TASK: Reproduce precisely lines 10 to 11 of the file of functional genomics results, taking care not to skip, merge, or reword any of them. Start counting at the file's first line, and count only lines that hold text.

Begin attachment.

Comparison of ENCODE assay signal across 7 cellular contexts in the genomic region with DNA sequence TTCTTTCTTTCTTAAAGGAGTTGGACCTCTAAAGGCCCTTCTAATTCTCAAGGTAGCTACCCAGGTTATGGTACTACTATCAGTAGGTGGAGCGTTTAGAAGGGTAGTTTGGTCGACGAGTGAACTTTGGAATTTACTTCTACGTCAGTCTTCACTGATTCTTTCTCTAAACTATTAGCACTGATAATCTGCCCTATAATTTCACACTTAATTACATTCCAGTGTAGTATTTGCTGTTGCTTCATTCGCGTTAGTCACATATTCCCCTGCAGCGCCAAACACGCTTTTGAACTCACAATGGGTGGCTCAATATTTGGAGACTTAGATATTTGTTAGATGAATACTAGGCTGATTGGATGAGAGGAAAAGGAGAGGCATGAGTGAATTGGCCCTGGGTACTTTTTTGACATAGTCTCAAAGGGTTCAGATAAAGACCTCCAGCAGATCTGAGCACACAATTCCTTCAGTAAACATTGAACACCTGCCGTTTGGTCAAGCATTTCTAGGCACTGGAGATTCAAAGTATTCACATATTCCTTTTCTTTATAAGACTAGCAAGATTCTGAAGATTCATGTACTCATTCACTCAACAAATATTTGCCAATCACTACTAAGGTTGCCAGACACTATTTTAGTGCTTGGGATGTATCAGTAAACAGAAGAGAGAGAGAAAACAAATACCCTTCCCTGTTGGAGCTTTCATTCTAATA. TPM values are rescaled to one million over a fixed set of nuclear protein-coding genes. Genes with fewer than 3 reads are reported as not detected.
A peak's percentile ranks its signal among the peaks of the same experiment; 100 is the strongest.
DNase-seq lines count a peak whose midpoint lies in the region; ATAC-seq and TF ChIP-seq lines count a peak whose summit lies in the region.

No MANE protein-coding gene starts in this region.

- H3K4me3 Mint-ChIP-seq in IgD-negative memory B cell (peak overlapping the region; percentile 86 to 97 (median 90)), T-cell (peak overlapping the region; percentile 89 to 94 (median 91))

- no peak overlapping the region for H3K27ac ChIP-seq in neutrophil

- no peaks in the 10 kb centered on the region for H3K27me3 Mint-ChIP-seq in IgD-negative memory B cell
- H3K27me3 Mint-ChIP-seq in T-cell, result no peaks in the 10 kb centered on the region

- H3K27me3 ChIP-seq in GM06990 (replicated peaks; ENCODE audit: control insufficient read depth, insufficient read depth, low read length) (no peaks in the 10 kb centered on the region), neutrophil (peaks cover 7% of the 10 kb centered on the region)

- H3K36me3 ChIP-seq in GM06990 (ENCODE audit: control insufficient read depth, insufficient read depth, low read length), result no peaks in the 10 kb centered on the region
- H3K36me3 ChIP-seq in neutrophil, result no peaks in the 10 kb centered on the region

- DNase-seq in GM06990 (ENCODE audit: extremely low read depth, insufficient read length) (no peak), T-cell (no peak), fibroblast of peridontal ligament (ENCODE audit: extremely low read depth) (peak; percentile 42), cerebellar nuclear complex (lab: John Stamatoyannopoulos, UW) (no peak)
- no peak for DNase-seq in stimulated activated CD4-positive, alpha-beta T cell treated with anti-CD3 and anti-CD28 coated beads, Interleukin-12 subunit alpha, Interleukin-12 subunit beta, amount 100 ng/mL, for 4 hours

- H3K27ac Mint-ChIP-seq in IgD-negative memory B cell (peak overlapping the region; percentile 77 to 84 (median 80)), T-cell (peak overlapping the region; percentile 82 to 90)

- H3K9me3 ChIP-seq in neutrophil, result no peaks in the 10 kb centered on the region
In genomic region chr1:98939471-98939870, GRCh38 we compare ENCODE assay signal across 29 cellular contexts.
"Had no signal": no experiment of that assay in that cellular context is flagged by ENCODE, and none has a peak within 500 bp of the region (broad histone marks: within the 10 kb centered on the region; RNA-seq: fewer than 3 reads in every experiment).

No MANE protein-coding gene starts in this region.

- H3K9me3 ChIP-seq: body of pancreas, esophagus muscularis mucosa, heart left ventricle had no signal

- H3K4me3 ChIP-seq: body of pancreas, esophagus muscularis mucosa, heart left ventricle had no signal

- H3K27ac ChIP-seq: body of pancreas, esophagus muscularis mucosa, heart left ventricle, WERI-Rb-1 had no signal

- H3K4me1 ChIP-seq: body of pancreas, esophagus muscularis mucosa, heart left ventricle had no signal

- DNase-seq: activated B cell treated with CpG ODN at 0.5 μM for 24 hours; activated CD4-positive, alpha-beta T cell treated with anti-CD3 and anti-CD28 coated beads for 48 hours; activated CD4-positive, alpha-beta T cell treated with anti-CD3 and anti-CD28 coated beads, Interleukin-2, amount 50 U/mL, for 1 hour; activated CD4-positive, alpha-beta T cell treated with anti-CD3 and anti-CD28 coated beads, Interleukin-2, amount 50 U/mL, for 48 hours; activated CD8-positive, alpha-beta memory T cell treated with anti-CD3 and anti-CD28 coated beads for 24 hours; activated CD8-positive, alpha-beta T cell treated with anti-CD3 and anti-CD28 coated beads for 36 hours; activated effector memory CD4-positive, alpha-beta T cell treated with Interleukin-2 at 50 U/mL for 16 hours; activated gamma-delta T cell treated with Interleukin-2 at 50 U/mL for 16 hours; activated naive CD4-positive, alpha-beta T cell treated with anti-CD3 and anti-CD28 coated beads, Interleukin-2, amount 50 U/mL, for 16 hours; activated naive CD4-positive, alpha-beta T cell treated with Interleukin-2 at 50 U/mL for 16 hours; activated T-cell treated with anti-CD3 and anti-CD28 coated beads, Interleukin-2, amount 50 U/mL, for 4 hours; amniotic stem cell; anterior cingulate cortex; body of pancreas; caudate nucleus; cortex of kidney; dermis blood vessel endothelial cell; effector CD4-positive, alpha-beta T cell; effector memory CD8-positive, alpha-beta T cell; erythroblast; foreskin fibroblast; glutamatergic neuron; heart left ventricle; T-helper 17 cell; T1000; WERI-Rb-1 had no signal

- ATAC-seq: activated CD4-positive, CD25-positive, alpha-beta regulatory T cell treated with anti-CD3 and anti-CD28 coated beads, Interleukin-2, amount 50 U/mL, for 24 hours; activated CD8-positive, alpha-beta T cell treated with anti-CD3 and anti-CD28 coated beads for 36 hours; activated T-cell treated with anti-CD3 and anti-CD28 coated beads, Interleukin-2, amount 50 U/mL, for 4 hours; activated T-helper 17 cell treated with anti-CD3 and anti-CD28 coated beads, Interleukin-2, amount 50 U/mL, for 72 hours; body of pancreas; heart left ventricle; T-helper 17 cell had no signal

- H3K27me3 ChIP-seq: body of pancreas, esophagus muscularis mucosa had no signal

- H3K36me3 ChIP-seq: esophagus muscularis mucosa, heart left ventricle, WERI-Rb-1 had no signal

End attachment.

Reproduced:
- H3K36me3 ChIP-seq in GM06990 (ENCODE audit: control insufficient read depth, insufficient read depth, low read length), result no peaks in the 10 kb centered on the region
- H3K36me3 ChIP-seq in neutrophil, result no peaks in the 10 kb centered on the region